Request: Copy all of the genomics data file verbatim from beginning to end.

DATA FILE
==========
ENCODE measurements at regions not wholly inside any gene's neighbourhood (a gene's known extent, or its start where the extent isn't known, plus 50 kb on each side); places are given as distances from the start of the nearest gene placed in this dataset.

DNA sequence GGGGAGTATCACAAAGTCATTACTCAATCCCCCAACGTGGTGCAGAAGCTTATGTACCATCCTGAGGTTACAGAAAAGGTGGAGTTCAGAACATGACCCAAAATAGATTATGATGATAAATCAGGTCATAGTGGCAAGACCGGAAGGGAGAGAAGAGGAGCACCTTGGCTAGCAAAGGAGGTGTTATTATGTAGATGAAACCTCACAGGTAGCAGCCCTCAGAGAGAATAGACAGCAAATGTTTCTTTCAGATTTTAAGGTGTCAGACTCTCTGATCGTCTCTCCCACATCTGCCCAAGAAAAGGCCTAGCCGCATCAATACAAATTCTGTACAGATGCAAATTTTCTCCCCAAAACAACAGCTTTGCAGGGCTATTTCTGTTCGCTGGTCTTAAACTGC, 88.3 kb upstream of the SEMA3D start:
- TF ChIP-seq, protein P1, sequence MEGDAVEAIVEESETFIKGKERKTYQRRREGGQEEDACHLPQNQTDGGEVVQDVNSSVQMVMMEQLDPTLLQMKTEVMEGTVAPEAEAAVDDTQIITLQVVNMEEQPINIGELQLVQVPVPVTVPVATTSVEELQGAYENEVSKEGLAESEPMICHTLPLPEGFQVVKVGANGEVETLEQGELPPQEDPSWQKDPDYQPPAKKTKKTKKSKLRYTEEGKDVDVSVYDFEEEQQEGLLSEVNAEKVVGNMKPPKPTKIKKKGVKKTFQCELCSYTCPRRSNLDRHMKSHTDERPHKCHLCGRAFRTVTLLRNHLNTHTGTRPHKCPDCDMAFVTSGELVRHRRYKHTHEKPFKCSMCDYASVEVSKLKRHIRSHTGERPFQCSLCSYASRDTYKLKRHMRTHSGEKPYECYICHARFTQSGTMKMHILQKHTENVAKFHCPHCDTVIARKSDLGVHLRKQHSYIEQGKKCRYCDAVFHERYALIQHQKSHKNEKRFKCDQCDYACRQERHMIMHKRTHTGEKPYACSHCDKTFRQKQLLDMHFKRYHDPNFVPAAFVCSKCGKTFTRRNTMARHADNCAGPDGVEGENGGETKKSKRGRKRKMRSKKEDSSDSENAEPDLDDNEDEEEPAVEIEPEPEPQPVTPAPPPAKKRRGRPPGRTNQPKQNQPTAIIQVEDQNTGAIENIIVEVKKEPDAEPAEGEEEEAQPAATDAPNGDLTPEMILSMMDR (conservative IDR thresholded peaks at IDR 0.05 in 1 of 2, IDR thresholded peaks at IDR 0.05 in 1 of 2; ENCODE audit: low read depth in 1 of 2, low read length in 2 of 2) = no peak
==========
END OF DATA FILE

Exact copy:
ENCODE measurements at regions not wholly inside any gene's neighbourhood (a gene's known extent, or its start where the extent isn't known, plus 50 kb on each side); places are given as distances from the start of the nearest gene placed in this dataset.

DNA sequence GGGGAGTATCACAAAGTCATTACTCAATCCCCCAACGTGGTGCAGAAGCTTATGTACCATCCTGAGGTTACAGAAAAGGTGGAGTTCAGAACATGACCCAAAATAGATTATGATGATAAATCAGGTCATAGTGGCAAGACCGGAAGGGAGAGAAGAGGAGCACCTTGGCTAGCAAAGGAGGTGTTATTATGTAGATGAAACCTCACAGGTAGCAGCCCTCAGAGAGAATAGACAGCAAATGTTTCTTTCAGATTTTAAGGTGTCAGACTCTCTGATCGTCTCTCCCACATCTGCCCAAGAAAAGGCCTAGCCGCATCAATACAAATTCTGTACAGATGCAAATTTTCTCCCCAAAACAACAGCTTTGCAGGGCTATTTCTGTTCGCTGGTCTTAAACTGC, 88.3 kb upstream of the SEMA3D start:
- TF ChIP-seq, protein P1, sequence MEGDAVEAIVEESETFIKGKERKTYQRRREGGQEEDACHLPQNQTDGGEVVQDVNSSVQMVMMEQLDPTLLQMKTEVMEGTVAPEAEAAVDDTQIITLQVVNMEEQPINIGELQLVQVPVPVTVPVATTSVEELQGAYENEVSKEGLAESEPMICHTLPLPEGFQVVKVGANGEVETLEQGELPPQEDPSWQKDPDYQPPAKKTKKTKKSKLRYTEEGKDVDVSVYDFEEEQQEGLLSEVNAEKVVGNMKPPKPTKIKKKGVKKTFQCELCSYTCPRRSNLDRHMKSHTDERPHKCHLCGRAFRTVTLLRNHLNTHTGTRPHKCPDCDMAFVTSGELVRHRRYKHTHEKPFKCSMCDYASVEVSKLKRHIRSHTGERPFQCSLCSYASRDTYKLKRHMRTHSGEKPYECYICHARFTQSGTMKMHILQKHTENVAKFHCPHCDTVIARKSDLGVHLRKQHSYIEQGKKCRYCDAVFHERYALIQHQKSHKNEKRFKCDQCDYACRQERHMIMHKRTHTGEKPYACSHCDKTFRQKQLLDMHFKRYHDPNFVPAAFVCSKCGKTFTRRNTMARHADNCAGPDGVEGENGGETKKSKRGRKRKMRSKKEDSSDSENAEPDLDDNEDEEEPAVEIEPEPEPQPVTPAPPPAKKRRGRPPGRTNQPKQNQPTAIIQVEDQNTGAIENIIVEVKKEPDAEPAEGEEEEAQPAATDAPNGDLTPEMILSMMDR (conservative IDR thresholded peaks at IDR 0.05 in 1 of 2, IDR thresholded peaks at IDR 0.05 in 1 of 2; ENCODE audit: low read depth in 1 of 2, low read length in 2 of 2) = no peak